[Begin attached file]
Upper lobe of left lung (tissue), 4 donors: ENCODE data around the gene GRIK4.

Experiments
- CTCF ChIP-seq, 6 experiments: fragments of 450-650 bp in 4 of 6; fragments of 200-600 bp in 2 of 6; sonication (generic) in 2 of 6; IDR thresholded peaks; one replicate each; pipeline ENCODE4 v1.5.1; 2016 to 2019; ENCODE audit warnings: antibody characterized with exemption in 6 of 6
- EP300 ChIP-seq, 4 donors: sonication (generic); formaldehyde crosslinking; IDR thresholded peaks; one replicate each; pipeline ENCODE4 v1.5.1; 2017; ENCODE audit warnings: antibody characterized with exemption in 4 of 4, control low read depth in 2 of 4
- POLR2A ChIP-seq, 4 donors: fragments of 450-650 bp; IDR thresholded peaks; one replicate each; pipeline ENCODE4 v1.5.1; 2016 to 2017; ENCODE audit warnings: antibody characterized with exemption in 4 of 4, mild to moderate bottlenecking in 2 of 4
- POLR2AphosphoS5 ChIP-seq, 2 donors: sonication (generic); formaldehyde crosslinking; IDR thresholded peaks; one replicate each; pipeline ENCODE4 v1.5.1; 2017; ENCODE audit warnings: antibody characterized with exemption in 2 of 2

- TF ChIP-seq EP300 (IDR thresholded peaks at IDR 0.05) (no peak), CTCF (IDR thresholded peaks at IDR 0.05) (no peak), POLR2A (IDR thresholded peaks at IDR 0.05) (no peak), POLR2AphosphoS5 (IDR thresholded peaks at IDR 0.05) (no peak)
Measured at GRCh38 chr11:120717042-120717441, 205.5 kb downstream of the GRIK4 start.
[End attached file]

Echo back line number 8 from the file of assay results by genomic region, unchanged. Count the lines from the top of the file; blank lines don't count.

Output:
Measured at GRCh38 chr11:120717042-120717441, 205.5 kb downstream of the GRIK4 start.